Football is an amazingly surreal sport. It’s fast, intense, and to players like San Diego Chargers’ tight end Antonio Gates, it can sometimes feel as vicious (physically and mentally) as a pick-up truck getting t-boned by a yellow school bus; doesn’t matter the speed.
Over the past few seasons the bolting big target has dealt with nagging injury after nagging injury, but has persevered for the most part, especially considering the severity of some of those injuries. In fact, despite missing nine starts combined in 2010 and 2011 Gates still managed to post good enough numbers in both (114 receptions, 1,560 yards, 17 touchdowns) to make consecutive Pro Bowl teams.
Consequently though, the injury bug that continues to hamper Gates has also taken a toll on his status among the best in the game today. According to USA Today, Gates was left off the NFL Network’s top 100 players for 2012, which isn’t sitting well with big number 85. Now, he’s motivated to get back to the top where he believes he belongs.
“I want to prove that I’m still the guy at this position, still the guy who can dominate this position, still the No.1 tight end in the NFL. I’ve come in with a chip on my shoulder. I’ve heard things people said, talking about other players at this position. But to discredit what I can do, I take it personally.”
As a fantasy owner this kind of banter from a player just tickles me pink. So I did what any good researcher would do after reading text like this — I looked for consistencies within the Chargers offense with Philip Rivers leading the charge and Gates seaming down the middle. Below is a play that stood out above the rest.
Gates Y Option
The Chargers run different versions of what I have found to be the most productive Gates-oriented play. On this particular version the Chargers are just outside the red-zone and the Green Bay Packers defense has employed a 2-Deep (safeties) Nickel package. This ultimately means that Rivers will have a pretty tight window to find his big tight end, which will be the gun-slinging quarterback‘s first and only read.
Gates himself will have the option to either run a post in, or a post corner out, which is determined based on the movement of the free safety (circled in gold). If the free safety stays angled towards top zone receivers Malcom Floyd (running a outside fly route) and Robert Meachem (running a deep curl route) Gates will make his move inward. If the free safety angles down trying to read the play, then Gates will post to the corner.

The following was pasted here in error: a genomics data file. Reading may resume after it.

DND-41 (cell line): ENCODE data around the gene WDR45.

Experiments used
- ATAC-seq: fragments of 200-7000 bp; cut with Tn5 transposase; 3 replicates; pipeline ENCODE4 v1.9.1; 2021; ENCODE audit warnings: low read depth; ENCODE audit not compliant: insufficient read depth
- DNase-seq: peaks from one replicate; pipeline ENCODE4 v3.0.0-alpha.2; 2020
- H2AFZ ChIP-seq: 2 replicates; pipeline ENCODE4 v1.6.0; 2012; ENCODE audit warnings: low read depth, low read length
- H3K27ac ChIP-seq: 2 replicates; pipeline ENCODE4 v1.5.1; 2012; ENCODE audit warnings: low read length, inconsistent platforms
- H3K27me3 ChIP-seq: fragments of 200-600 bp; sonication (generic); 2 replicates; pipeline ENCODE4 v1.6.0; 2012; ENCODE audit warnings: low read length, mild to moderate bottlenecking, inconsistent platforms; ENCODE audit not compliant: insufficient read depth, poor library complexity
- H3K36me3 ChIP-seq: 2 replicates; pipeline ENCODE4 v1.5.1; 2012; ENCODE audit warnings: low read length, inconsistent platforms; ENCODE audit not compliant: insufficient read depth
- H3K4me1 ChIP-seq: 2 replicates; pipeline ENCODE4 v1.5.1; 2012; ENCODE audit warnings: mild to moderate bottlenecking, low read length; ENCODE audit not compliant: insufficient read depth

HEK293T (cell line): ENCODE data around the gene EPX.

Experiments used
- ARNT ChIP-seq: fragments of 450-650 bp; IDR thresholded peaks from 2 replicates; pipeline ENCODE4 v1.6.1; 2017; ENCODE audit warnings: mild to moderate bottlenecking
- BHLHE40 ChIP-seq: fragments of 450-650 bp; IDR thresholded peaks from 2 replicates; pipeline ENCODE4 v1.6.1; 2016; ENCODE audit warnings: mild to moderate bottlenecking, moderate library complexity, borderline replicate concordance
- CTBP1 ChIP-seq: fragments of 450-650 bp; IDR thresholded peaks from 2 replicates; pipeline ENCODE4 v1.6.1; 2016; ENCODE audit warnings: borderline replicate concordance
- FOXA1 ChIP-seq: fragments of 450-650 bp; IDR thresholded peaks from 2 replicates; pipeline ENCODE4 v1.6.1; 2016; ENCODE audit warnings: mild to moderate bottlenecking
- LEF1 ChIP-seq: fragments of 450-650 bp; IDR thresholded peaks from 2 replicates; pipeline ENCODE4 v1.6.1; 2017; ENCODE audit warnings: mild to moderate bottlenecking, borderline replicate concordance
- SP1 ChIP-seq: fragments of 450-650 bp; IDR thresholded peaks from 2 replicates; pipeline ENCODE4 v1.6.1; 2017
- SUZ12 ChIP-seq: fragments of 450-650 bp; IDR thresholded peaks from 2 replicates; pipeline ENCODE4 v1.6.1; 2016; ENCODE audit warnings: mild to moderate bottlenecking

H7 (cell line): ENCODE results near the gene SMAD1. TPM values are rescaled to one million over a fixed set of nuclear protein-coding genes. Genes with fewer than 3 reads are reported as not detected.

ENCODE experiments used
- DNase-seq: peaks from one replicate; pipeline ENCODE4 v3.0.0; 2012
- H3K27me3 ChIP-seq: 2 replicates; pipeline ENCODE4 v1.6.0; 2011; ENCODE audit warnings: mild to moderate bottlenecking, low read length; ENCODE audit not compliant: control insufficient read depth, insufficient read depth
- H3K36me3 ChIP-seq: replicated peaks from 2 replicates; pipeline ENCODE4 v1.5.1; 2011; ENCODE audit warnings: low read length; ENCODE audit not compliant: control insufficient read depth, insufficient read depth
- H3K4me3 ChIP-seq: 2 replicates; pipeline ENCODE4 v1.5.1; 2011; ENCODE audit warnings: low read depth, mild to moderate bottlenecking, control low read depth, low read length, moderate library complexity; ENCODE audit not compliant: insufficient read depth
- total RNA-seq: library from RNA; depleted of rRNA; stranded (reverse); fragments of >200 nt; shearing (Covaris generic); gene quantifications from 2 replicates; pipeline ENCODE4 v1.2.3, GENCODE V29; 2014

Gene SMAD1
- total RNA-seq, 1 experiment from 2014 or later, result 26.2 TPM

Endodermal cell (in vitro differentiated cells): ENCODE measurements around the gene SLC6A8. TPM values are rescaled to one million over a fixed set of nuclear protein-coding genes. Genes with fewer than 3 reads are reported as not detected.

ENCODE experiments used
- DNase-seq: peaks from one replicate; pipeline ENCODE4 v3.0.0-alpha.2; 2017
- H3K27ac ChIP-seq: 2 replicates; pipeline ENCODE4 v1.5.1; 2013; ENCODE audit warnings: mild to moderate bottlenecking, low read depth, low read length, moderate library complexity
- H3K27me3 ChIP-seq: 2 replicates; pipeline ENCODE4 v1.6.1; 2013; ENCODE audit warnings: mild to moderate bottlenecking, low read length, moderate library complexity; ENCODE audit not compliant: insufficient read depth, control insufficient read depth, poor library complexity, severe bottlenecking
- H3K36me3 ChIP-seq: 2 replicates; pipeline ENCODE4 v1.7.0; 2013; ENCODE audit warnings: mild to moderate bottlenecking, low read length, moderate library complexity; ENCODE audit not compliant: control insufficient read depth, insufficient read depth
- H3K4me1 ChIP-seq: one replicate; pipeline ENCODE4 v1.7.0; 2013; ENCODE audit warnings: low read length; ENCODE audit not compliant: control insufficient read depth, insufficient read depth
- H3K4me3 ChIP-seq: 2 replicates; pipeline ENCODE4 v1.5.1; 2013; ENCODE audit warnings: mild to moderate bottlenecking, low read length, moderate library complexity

The strong safety on this play (circled in green) has to hold the outside because of the formation called, which makes it easy for Gates to turn him around and cut inside for the easy touchdown in between the hashes.
As mentioned above, the Chargers run different versions of this play, and Gates and the outside receivers have been the beneficiaries of some big plays over the years. Look for much of the same in 2012, especially if Gates wants to get back to the top spot among the NFL’s tight end class, and the Chargers want to maintain their potency on offense with key pieces missing.
A.T. — Auction Tiers
Take a look around the fantasy landscape. Most folks don’t care too much for auction drafts for various reasons. Those who do like having full control of their fantasy destiny usually need a little guidance to giddy-up the fantasy hill. So what do they do? They turn to magazines, blogs, and informative websites (like this one) for reasoning, conforming-like cheatsheets, and in terms of auction drafting, what not to do.
That’s not what you’ll get here. And trust me, that’s not because I’m striving to be the industry a-hole. No. It’s just because I like to challenge ways of thinking to continuously improve or enhance your drafting experience; you’ll thank me later.
In other words, it’s time to simplify the whole thought process surrounding auction drafting, and get some more folks to believe that they can control their own destiny. Before we continue on though, I want you to envision the process of buying a home for the first time (for those who rent think about it from an apartment standpoint). Now, answer the questions below.
1) Would you assign a value, one price tag, to every house you were interested in?
2) Would you stick to that value to the last penny, and only buy a house that was available for that price?
3) Would you buy a second-rate house that you weren‘t excited about just because you deemed it as more valuable in price point?
If you answered no to each question, then you’ve started your clear trek down the yellow brick road to auction drafting success, and are ready for my latest fantasy enhancement, or simplification for those who are just opening their minds to the auction style of drafting.
Below you will find a printable (Google Docs) spreadsheet of values, but it’s not like the typical auction guide with as much assigned value as a wedding table alignment. Instead, what you’ll find is a color-coded range of values (I know, it sounds so easy) that will allow you the flexibility to draft the players you want without having to feel terribly bad. It will also help you plan a little better during your draft. Ultimately, I have found over the years that ranges help keep the math a little simpler and allow you to compare player values of the ones selected with the ones still available, more efficiently.
Note: The format is combinational scoring and the salary cap is $200.
On Wednesday August 22nd I will be participating in the annual SOFA Auction League, and I promise you I will utilize this spreadsheet to a tee. The results will come in the next edition of the Intelligence Report.
Thanks for reading!
Eric Huber is a Senior Writer for Fantasysharks.com and is a member of the Fantasy Sports Writers Association (FSWA). E-mail him your thoughts